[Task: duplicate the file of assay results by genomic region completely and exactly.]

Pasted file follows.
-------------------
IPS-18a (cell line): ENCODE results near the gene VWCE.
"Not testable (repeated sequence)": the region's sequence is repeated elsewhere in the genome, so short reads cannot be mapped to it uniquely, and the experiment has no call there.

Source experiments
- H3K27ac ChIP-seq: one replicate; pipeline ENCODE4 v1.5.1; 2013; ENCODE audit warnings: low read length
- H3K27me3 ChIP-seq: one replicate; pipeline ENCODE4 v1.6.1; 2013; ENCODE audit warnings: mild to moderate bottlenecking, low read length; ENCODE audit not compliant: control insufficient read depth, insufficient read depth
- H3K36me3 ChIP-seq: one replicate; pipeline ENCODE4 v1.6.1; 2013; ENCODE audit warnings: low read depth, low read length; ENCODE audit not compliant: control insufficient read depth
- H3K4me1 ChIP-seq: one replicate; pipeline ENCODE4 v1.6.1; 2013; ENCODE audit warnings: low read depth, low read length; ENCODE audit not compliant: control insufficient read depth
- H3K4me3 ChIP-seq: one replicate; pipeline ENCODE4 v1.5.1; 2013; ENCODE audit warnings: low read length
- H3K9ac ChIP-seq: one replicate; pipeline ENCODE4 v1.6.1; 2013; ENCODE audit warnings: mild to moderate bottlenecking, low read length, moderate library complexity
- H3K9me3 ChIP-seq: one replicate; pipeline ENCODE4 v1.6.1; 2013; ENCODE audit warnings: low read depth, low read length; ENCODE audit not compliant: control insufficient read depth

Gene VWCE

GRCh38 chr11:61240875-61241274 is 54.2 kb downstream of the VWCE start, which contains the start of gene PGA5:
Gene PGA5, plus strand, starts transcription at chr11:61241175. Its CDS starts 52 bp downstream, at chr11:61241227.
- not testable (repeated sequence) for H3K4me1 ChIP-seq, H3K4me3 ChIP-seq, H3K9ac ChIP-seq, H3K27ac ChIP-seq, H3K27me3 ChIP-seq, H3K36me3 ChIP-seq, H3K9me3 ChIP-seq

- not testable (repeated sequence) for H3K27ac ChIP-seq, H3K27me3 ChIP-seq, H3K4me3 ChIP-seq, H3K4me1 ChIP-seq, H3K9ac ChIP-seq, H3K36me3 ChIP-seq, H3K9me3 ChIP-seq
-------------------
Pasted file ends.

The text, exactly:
IPS-18a (cell line): ENCODE results near the gene VWCE.
"Not testable (repeated sequence)": the region's sequence is repeated elsewhere in the genome, so short reads cannot be mapped to it uniquely, and the experiment has no call there.

Source experiments
- H3K27ac ChIP-seq: one replicate; pipeline ENCODE4 v1.5.1; 2013; ENCODE audit warnings: low read length
- H3K27me3 ChIP-seq: one replicate; pipeline ENCODE4 v1.6.1; 2013; ENCODE audit warnings: mild to moderate bottlenecking, low read length; ENCODE audit not compliant: control insufficient read depth, insufficient read depth
- H3K36me3 ChIP-seq: one replicate; pipeline ENCODE4 v1.6.1; 2013; ENCODE audit warnings: low read depth, low read length; ENCODE audit not compliant: control insufficient read depth
- H3K4me1 ChIP-seq: one replicate; pipeline ENCODE4 v1.6.1; 2013; ENCODE audit warnings: low read depth, low read length; ENCODE audit not compliant: control insufficient read depth
- H3K4me3 ChIP-seq: one replicate; pipeline ENCODE4 v1.5.1; 2013; ENCODE audit warnings: low read length
- H3K9ac ChIP-seq: one replicate; pipeline ENCODE4 v1.6.1; 2013; ENCODE audit warnings: mild to moderate bottlenecking, low read length, moderate library complexity
- H3K9me3 ChIP-seq: one replicate; pipeline ENCODE4 v1.6.1; 2013; ENCODE audit warnings: low read depth, low read length; ENCODE audit not compliant: control insufficient read depth

Gene VWCE

GRCh38 chr11:61240875-61241274 is 54.2 kb downstream of the VWCE start, which contains the start of gene PGA5:
Gene PGA5, plus strand, starts transcription at chr11:61241175. Its CDS starts 52 bp downstream, at chr11:61241227.
- not testable (repeated sequence) for H3K4me1 ChIP-seq, H3K4me3 ChIP-seq, H3K9ac ChIP-seq, H3K27ac ChIP-seq, H3K27me3 ChIP-seq, H3K36me3 ChIP-seq, H3K9me3 ChIP-seq

- not testable (repeated sequence) for H3K27ac ChIP-seq, H3K27me3 ChIP-seq, H3K4me3 ChIP-seq, H3K4me1 ChIP-seq, H3K9ac ChIP-seq, H3K36me3 ChIP-seq, H3K9me3 ChIP-seq